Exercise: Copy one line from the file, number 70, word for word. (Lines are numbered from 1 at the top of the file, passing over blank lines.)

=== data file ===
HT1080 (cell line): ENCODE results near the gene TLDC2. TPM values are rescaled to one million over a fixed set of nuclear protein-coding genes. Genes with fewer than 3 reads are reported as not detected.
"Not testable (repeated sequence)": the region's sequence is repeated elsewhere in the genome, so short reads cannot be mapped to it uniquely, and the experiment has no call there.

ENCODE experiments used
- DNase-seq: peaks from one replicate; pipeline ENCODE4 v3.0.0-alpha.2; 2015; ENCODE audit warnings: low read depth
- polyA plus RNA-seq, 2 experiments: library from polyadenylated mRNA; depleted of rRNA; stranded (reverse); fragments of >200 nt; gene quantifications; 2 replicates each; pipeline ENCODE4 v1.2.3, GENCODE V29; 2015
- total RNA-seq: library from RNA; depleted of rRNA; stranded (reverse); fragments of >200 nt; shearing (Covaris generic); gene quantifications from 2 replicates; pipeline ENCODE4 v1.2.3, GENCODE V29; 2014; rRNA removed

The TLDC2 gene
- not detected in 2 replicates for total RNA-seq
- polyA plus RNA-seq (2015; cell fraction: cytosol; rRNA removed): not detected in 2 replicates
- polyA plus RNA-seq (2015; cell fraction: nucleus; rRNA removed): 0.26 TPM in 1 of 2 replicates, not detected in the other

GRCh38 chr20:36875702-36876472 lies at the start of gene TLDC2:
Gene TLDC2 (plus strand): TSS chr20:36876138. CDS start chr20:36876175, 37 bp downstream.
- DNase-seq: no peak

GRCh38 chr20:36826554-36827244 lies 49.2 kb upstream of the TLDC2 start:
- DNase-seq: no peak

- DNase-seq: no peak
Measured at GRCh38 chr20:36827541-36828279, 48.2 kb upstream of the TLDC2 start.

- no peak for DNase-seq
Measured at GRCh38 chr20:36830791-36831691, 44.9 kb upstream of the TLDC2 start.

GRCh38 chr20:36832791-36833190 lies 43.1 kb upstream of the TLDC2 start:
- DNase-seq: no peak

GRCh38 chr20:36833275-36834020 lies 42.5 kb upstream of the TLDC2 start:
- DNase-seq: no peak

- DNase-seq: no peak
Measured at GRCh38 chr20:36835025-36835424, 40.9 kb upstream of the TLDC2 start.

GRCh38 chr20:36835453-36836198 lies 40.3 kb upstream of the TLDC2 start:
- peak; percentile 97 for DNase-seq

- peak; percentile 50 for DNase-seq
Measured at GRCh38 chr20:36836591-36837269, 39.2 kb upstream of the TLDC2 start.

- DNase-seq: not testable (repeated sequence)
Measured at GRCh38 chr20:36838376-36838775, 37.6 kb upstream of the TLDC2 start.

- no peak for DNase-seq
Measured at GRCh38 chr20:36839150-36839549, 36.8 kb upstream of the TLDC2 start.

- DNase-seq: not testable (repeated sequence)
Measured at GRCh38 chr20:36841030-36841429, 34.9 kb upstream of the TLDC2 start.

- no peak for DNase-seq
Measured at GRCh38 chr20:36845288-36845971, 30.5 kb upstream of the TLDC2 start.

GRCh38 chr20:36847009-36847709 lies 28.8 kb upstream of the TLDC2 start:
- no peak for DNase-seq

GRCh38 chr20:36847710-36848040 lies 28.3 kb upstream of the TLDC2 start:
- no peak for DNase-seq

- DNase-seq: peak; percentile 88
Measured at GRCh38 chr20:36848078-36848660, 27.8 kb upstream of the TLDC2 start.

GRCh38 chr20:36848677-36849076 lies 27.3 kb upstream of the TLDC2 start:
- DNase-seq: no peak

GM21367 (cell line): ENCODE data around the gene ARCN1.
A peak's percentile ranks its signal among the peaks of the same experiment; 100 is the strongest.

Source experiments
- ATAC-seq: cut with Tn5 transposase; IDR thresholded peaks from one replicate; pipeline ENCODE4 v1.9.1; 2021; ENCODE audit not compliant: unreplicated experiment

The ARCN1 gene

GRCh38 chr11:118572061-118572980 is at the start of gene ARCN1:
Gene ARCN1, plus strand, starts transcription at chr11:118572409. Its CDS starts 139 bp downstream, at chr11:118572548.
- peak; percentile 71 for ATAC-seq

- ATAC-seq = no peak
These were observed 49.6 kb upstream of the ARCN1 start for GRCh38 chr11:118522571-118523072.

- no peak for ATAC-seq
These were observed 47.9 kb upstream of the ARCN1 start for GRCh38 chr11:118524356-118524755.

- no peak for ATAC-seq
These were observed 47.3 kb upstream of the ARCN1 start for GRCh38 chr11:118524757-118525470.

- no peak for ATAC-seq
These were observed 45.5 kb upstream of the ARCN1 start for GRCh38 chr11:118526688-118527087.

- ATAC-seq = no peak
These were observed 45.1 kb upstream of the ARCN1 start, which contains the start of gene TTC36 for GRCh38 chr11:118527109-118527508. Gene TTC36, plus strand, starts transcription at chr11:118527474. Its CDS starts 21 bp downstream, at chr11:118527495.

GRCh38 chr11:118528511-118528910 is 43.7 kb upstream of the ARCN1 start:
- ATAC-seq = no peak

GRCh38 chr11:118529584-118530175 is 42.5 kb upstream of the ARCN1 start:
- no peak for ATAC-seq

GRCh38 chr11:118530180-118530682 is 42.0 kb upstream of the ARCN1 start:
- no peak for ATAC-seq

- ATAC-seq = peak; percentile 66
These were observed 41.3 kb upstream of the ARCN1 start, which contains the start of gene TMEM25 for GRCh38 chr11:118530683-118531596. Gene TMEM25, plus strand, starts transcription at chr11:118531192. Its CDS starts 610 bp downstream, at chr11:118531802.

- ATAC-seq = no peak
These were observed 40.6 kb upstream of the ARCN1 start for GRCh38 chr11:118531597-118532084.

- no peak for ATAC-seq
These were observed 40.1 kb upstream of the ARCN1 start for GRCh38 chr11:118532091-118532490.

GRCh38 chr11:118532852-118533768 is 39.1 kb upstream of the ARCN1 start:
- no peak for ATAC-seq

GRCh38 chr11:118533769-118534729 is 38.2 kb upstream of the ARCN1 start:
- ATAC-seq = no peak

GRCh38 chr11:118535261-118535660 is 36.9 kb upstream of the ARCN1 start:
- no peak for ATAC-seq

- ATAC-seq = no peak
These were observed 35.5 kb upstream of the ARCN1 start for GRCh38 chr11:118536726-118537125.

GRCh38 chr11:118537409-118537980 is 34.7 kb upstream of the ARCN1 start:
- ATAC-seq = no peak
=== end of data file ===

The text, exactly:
- ATAC-seq = peak; percentile 66